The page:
You can take a unique tour on the bridge across the Columbia River, simply by walking across it and reading several signs depicting history and geology.
The tour is self-guided and free.
It takes advantage of the four-foot-wide sidewalks along each side of the 950-foot span across the river to tell the story, on the upstream side of the bridge, of the building of the dam.
Cross over to the downstream side and you’ll find out just how the site was formed geologically. Its fascinating prehistory led to this being the perfect site to build the Grand Coulee Dam. (Hint: humans weren’t the first to make a dam here.)
Depending on how fast you read, walk and absorb the fantastic story, the tour could take from a half hour to an hour.
Or, if you just want a brisk walk in a unique location with an unobstructed view of the dam, this is a good one.
It’s an exciting walk for most people, and safe, but if you’re extremely queasy about heights, this could be a little too exciting.
The bridge itself rests on two monolithic piers that rest securely on bedrock, each 150 feet high. Approximately 300 tons of structural carbon and silicon steel makes up the cantilever truss bridge that the U.S. Bureau of Reclamation began to build in late 1934.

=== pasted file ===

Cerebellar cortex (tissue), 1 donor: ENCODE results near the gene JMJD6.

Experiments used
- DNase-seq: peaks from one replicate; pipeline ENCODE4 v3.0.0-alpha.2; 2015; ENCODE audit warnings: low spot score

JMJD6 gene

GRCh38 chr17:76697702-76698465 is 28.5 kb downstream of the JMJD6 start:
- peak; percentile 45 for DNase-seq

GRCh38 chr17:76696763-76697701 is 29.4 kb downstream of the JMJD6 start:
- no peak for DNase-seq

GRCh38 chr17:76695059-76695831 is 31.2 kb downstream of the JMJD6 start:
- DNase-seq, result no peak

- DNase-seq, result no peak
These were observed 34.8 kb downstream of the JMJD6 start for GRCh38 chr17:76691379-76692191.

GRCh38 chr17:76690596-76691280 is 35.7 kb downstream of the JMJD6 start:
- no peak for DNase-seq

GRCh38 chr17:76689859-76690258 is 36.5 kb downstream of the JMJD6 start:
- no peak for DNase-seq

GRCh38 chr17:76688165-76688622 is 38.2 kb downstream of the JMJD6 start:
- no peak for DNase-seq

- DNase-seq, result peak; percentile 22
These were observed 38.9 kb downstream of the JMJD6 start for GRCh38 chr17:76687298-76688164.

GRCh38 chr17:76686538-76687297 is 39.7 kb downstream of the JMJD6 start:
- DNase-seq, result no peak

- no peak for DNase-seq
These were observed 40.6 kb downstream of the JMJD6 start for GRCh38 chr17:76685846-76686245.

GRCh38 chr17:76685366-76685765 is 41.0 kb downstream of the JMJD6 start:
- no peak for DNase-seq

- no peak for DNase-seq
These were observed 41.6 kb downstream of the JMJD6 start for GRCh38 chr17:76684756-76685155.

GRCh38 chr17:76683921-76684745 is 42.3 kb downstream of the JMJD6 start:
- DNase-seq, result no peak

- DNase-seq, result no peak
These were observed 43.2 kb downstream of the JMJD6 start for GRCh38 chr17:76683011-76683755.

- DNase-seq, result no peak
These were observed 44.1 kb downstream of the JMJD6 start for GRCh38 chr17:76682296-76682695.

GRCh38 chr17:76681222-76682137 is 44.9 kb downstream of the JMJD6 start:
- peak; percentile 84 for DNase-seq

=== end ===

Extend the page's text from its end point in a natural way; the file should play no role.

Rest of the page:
It was designed by the Washington Department of Highways for the Columbia Basin Commission to serve a dual purpose, according to documents on file with the Historic American Engineering Record. It would initially serve in the transport of heavy equipment during construction of the dam, then as a permanent highway bridge for State Route 155. That meant the bridge was built to a heavier specification than normally would have been used for a highway bridge.
But as construction of the bridge neared completion, the east pier tilted nine inches, probably because of a deposit of fine glacial material that lay beneath the 20 or 30 feet of gravel at the surface layer.
The incident delayed completion of the bridge for several months, while a 50-ton jack, cables and 72-foot deadman steel beams on the shore kept all in place until the foundation was secured through the construction of pneumatic caissons.